1314.2: Four Students, Four Courses - Solution
Congratulations to Sunrose Shrestha ‘14 for winning logic puzzle contest 1314.2! The Puzzler was especially pleased that Sunrose’s name came out of the hat since he has been a stalwart puzzle solver for years and submitted an excellent clear and detailed solution! Others who submitted correct and well-explained solutions are: Milinda Ajawara ‘16, Sarah Andrews ‘14, Jennifer Baxter ‘14, Katie Bor ‘16, Brisa Camacho-Lovell ‘16, Robert Clayton ‘15, Josh Devinney ‘15, Sean Fujimori 14, Tori Fukumitsu ‘15, Luke Gernert ‘16, Duo Gong ‘14, Jordan Graziadei ‘15, Jess Gutfleish ‘14, Ja Hsien Ho ‘15, Lauren Lanzotti ‘14, Spencer Livingstone ‘16, Emily Moschovits ‘17, Vineeth Rao ‘15, Brandon Wilson ‘14, and Sharon Yam ‘16.
You were asked to determine which two of four popular courses (Biology 101, Chemistry 120, Physics 101, and Sociology 101) each of four students took. No two of the students had the same two courses and no course was taken by all four students; only one of the four courses was taken by three of the students. No one took both chemistry and physics. Barbara didn't take biology. Celarent took physics and had one course with Ferio, but didn't take a course with Darius. Barbara, Darius, and Ferio did not all have a course together, but Celarent and Darius each took a course with Barbara.
The Puzzler's Solution
Since Barbara didn't take biology, she must have taken sociology and either physics or chemistry. Since Celarent took physics, her second course has to be either sociology or biology. Since Celarent had no course with Darius, Darius must have taken whichever of sociology or biology that Celarent did not take and chemistry.
Barbara Celarent Darius Ferio Sociology Physics Chemistry Phy/Chem Soc/Bio Soc/Bio
Since Celarent and Darius each took a course with Barbara, there are only two ways to finish the first three columns of the second row of the above table. If Barbara took physics, then Darius took sociology with her and Celarent took biology. If Barbara took chemistry, then Celarent took sociology with her and Darius took biology. Let's call these two ways of completing the first three columns of the table Option A and Option B.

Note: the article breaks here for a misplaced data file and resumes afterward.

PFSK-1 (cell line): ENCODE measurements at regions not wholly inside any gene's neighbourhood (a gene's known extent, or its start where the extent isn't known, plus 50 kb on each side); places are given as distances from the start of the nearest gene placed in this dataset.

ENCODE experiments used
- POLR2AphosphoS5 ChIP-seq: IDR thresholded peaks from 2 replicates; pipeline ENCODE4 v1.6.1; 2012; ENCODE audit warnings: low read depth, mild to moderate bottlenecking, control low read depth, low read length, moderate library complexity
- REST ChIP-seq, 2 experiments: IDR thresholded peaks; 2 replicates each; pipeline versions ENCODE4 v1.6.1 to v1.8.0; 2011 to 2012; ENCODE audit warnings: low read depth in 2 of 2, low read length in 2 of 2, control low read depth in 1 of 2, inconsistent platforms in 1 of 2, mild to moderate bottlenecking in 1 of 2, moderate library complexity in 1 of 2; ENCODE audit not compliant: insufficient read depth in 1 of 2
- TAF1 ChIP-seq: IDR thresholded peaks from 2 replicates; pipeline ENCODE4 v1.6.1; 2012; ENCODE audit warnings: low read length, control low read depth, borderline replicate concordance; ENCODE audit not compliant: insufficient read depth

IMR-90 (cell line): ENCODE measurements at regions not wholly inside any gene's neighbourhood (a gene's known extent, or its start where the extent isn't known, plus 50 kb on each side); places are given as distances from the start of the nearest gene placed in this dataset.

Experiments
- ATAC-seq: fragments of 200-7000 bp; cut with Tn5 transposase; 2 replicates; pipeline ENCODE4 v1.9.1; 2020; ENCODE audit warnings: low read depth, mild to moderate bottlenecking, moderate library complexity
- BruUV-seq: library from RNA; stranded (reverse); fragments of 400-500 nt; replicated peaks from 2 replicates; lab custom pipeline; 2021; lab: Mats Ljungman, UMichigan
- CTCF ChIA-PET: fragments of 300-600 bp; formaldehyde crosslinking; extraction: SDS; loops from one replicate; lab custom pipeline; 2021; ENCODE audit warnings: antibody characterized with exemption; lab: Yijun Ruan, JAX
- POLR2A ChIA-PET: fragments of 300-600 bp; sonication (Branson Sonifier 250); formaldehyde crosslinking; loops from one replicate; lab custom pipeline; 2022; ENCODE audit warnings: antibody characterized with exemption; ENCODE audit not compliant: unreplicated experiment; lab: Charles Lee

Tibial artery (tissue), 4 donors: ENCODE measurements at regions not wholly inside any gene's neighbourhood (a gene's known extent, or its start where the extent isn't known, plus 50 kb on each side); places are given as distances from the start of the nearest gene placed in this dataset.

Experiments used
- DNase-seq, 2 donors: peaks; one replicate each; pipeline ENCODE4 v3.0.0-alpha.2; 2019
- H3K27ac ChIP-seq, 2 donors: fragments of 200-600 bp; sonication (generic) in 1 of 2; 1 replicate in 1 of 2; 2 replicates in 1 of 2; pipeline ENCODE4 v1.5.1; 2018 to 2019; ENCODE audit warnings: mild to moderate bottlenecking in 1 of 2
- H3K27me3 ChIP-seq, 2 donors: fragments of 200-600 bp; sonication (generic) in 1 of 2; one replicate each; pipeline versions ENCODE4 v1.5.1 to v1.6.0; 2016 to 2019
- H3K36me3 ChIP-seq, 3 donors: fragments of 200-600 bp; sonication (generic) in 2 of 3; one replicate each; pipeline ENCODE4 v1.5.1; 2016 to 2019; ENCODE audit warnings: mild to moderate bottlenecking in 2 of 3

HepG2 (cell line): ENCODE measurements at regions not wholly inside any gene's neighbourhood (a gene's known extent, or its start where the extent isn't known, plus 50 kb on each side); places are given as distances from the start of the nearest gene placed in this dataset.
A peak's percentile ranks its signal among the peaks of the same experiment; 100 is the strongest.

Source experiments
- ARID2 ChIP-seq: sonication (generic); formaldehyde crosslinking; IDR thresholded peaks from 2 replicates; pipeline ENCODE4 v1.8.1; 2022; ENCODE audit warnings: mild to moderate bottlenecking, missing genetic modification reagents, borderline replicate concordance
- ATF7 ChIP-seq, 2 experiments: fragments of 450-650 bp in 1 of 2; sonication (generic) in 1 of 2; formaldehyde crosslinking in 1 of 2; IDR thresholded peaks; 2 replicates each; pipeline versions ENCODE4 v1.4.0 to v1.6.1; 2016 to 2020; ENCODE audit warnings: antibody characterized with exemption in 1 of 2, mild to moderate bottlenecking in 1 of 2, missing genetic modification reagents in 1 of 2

Barbara Celarent Darius Ferio Sociology Physics Chemistry Physics Biology Sociology
Barbara Celarent Darius Ferio Sociology Physics Chemistry Chemistry Sociology Biology
In Option A, Ferio can't take sociology since he didn't have a course with Barbara and Darius. So he had to take two of physics, biology, and chemistry and he couldn't take both physics and chemistry. So Ferio took biology. With seven of the eight courses determined, we have two students in physics, sociology, and biology and one student in chemistry. Since one of the four courses was taken by three of the students, Ferio's second course has to be physics. But then Ferio's schedule would be identical to that of Celarent, which contradicts the given information. So Option A is impossible.
Of the six courses already determined in Option B, two students took chemistry and sociology and one student took biology and physics. Ferio couldn't have taken Chemistry because he didn't have a course with Barbara and Darius. Since one course was taken by three students, Ferio must have taken sociology. This leaves either physics or biology for Ferio's second course. But if Ferio took physics, he would have had the same schedule as Celarent.
Barbara Celarent Darius Ferio Sociology Physics Chemistry Sociology Chemistry Sociology Biology Biology
One more thing
The Puzzler was struck by the fact that no one mentioned the source of the four students’ names. I thought of running a contest to see who could figure it out first, but it’s just too easy to determine by Googling. If you don’t know already, I suggest you find out (especially students of logic)!
Prize winners receive a t-shirt or mug from Lulasail, home of the best philosophy t-shirts on the web.